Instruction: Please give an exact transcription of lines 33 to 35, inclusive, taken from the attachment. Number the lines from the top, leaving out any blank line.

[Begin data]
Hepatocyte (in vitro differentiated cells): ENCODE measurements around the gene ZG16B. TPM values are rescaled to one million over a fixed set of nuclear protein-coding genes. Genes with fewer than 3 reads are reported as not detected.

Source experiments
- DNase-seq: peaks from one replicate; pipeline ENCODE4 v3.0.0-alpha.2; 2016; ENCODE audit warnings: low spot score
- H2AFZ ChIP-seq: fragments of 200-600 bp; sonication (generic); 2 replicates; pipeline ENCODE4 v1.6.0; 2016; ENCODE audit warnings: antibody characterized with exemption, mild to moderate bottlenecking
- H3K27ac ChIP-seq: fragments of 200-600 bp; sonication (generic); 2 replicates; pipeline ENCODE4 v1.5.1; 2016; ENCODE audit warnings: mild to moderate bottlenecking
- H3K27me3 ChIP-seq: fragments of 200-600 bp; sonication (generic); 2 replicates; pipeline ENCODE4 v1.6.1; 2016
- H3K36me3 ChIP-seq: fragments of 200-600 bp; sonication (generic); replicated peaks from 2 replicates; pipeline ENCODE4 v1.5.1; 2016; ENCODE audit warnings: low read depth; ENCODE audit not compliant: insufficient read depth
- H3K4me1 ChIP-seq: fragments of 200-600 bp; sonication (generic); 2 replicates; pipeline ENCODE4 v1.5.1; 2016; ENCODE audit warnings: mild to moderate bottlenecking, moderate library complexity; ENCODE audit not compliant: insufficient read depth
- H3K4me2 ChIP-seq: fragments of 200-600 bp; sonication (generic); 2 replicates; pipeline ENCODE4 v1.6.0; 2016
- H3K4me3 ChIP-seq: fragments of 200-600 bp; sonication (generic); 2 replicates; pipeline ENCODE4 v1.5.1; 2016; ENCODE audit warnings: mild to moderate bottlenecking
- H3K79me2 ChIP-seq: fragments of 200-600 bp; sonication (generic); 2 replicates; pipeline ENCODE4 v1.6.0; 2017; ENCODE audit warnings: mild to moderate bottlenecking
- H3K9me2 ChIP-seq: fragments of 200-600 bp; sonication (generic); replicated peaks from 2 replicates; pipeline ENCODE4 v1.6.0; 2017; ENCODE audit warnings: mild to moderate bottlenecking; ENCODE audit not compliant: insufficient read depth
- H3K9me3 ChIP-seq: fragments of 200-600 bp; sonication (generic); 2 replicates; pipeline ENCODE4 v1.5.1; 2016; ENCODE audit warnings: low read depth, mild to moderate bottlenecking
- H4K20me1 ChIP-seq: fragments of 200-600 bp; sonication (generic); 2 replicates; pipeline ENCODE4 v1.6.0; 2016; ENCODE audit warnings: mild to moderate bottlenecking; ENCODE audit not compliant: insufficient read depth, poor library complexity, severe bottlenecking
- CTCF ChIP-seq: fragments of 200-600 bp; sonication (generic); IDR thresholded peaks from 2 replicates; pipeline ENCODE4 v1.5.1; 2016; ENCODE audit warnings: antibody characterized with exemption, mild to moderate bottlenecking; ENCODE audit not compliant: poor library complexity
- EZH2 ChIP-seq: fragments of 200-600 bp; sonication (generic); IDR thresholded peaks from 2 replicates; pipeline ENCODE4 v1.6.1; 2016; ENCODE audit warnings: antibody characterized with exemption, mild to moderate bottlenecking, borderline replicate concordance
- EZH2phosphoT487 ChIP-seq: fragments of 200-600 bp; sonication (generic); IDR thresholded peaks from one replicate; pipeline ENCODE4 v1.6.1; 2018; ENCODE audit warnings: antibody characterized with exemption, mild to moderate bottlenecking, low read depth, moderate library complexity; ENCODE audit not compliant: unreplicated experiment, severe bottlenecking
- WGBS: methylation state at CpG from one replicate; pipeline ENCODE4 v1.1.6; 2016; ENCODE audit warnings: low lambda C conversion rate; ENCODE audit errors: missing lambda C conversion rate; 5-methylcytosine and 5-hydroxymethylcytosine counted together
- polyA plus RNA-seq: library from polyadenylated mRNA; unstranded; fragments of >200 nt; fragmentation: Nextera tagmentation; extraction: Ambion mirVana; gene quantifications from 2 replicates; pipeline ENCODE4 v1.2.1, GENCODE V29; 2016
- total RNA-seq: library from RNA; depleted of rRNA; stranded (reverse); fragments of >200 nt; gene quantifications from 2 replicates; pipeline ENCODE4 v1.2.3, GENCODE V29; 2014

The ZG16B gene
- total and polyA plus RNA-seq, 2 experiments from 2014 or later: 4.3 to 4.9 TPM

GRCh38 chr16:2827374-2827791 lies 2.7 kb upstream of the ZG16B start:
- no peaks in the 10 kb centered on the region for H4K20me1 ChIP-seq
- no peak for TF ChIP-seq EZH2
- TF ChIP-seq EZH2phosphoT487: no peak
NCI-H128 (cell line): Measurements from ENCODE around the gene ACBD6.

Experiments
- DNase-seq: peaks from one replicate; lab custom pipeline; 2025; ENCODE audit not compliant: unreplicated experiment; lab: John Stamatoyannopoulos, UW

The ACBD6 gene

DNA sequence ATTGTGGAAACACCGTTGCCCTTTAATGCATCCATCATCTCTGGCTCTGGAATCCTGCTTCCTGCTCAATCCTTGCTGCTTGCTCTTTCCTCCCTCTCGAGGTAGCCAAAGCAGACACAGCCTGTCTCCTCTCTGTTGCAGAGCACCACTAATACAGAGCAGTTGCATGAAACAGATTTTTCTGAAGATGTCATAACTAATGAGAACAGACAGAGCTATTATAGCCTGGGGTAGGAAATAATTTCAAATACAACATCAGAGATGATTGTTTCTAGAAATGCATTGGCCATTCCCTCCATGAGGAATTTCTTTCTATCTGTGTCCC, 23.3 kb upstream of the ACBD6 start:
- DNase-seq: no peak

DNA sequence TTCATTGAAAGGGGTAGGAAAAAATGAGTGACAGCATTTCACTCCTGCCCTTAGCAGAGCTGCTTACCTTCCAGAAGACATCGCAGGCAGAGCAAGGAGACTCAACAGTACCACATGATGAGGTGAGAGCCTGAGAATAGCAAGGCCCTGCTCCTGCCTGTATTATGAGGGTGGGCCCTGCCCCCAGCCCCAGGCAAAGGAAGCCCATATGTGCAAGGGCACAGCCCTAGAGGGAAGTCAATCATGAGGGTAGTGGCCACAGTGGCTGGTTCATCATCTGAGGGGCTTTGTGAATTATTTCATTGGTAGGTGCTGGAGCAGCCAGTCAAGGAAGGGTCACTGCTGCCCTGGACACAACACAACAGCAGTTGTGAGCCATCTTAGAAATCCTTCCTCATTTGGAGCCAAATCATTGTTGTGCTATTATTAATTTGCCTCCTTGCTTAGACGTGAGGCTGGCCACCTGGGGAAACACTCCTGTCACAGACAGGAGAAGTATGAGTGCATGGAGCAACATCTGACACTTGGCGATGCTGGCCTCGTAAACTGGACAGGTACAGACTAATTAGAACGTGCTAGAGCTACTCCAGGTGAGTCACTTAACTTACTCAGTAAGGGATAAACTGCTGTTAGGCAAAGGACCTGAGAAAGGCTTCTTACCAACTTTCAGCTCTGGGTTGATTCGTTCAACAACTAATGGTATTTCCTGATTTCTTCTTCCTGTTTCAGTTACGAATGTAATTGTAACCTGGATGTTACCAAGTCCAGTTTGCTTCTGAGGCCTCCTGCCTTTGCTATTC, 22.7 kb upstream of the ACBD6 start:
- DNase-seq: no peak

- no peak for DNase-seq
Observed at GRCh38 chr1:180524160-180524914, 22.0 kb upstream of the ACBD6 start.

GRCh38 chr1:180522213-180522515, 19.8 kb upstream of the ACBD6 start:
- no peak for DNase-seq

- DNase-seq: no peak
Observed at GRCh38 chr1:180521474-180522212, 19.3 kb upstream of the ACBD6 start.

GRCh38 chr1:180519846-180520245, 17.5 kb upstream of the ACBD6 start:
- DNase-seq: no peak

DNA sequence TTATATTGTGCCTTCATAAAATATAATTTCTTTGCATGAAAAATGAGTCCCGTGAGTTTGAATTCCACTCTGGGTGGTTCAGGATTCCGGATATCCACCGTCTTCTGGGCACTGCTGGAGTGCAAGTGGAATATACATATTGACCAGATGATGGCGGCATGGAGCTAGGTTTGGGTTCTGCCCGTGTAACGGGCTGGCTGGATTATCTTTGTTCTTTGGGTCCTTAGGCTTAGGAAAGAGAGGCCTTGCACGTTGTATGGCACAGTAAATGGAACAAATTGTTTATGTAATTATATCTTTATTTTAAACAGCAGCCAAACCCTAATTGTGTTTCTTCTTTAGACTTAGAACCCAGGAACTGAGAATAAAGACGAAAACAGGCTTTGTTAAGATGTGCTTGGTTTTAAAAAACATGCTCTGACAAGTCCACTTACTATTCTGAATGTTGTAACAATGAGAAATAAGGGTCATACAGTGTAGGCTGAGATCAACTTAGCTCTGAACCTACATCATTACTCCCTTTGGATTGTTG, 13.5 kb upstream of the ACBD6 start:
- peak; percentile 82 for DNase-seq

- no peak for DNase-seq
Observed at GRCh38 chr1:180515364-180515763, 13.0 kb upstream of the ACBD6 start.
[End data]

DNA sequence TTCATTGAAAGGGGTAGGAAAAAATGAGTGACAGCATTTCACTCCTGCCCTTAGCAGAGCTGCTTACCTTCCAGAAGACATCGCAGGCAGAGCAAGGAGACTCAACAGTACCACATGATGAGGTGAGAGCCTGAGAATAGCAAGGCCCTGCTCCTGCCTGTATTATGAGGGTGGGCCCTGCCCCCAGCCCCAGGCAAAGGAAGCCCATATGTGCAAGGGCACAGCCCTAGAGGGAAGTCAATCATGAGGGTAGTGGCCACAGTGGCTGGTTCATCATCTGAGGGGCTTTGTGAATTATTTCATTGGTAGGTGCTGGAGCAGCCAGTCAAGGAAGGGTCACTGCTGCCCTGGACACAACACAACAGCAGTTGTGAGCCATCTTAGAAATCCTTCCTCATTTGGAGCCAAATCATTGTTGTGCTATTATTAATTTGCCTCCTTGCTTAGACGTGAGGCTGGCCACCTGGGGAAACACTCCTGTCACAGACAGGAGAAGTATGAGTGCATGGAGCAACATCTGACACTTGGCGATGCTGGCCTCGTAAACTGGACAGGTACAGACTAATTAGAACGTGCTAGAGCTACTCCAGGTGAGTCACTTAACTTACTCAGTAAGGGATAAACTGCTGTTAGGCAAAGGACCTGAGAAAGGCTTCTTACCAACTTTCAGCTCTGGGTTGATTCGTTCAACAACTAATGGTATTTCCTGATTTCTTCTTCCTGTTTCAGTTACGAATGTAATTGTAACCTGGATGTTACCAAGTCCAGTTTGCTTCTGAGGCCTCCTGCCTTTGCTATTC, 22.7 kb upstream of the ACBD6 start:
- DNase-seq: no peak

- no peak for DNase-seq